How this year’s NewFronts factors into the upfront fight for streaming ad dollars

May 03, 2021

By Tim Peterson

The Interactive Advertising Bureau’s NewFronts has yet to emerge as its own marketplace à la TV’s annual upfronts. But this year — with a larger swath of the TV and streaming video market presenting — the NewFronts stands to play a bigger role in how ad dollars move between traditional TV and streaming in the TV upfront negotiations.

“There’s probably, for the first time, the most vendors that sell in the upfront time period that are [participating in the NewFronts],” said Cara Lewis, evp and head of U.S. media investment at Dentsu’s Amplifi. While longtime NewFronts stalwart Hulu is sitting out of this year’s presentations, TV network groups like A+E Networks and NBCUniversal will be presenting alongside other upfront participants like Amazon, Roku and YouTube.

“I definitely think we’re finally starting to see the NewFronts and upfronts merge,” said Jessica Brown, director of digital investment at GroupM.

The prevalence of upfront participants at this year’s NewFronts seems to reflect the unsurprising expectation that more money will be shifting from traditional TV to streaming in this year’s negotiations. With TV networks rolling out standalone streaming properties, connected TV platforms pushing into original programming and digital video platforms seeing increased viewership on TV screens, the streaming landscape is flattening, pushing companies to use the NewFronts to showcase their streaming sales pitches.

“There’s so much content out there in general. People need to plant their flag and show what those differentials are,” said Stacie Danzis, vp of digital ad sales at A+E Networks, which did not present at NewFronts last year but has a portfolio of free, ad-supported 24/7 streaming channels to pitch this year. “I also think there are so many different layers and levels of premium that people are claiming that are out there that needs to be explained as well. A lot of these bigger places, they have these long-tail sites, they have syndicated extensions, they’re relying on short-form video that might not be qualified or UGC-focused.”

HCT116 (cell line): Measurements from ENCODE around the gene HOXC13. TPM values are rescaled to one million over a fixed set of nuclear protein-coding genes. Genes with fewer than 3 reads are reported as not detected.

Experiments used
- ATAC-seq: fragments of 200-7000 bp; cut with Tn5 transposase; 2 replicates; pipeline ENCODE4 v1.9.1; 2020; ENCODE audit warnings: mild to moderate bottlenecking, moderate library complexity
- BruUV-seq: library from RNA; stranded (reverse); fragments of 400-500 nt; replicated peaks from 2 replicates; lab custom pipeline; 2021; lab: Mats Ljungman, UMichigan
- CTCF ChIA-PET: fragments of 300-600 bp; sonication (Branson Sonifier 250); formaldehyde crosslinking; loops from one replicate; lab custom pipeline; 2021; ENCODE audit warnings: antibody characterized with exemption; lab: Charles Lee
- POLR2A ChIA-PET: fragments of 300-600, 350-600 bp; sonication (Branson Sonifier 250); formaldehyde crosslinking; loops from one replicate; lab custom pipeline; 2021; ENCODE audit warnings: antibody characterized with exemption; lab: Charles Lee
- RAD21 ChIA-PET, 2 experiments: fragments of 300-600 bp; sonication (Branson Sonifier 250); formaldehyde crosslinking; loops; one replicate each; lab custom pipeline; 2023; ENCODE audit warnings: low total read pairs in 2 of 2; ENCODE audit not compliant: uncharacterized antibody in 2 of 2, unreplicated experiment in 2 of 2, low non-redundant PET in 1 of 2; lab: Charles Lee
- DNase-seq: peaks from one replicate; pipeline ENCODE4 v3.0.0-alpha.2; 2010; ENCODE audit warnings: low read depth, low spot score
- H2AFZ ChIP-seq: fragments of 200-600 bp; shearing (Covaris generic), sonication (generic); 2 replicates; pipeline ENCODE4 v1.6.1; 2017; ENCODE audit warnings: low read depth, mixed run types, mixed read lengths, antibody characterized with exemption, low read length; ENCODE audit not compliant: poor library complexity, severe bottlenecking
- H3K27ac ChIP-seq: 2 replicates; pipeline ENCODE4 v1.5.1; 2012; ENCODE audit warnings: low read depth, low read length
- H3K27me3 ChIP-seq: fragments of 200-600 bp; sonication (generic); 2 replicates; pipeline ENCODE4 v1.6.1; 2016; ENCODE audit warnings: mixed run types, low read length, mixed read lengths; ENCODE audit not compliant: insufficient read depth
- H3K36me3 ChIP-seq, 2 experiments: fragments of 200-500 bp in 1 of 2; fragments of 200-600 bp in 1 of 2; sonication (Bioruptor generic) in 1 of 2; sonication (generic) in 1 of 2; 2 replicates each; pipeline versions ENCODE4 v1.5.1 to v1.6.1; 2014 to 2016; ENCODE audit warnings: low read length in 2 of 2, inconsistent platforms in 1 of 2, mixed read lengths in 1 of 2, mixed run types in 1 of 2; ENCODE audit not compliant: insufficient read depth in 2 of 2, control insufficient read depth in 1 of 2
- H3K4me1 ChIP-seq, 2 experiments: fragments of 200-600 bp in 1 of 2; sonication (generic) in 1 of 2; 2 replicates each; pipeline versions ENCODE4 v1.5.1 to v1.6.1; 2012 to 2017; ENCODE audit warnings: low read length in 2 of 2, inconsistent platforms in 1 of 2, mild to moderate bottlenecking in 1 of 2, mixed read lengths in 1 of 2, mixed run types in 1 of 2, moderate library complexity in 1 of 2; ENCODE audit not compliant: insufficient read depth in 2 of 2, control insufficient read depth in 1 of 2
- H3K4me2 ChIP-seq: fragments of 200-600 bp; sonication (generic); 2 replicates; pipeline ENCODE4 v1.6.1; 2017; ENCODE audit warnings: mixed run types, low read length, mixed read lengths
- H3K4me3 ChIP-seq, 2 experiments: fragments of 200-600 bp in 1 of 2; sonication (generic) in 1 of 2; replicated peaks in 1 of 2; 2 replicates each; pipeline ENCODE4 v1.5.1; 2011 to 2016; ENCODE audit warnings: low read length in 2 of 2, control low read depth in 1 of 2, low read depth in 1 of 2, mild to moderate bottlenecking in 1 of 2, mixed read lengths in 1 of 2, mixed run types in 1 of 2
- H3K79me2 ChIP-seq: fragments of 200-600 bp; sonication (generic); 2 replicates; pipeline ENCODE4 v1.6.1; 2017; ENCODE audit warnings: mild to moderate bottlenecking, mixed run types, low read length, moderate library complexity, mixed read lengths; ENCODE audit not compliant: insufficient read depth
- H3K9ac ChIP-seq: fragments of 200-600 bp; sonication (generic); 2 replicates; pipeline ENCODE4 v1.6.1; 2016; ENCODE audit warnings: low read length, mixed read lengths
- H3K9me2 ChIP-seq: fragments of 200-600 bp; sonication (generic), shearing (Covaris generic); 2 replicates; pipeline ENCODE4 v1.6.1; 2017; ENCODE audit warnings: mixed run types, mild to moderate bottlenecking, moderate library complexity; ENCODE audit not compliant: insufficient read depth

The TV network owners may be feeling the need to plant a flag at NewFronts not only because they have expanded their respective streaming footprints but also because pure-play streaming ad sellers are staking a bigger claim in the upfront. Over the past two years, platform owners including Amazon, Roku and YouTube have moved from taking a backseat to TV networks in the upfronts to last year negotiating with advertisers and agencies while upfront talks with the networks were still underway.

More to the point, the TV network owners need to prop up their streaming properties as the dynamic between linear TV and streaming’s roles approaches a point of inversion. Historically streaming was positioned as a complement to round out advertisers’ linear TV ad buys. However, “we’re getting to a point or are going to be at a point very soon where that’s flipped on its head. Streaming services will be the new reach vehicle. Television does not lend additional reach or incremental reach because it’s just getting older,” said one agency executive.

“A lot of …read more

Source:: Digiday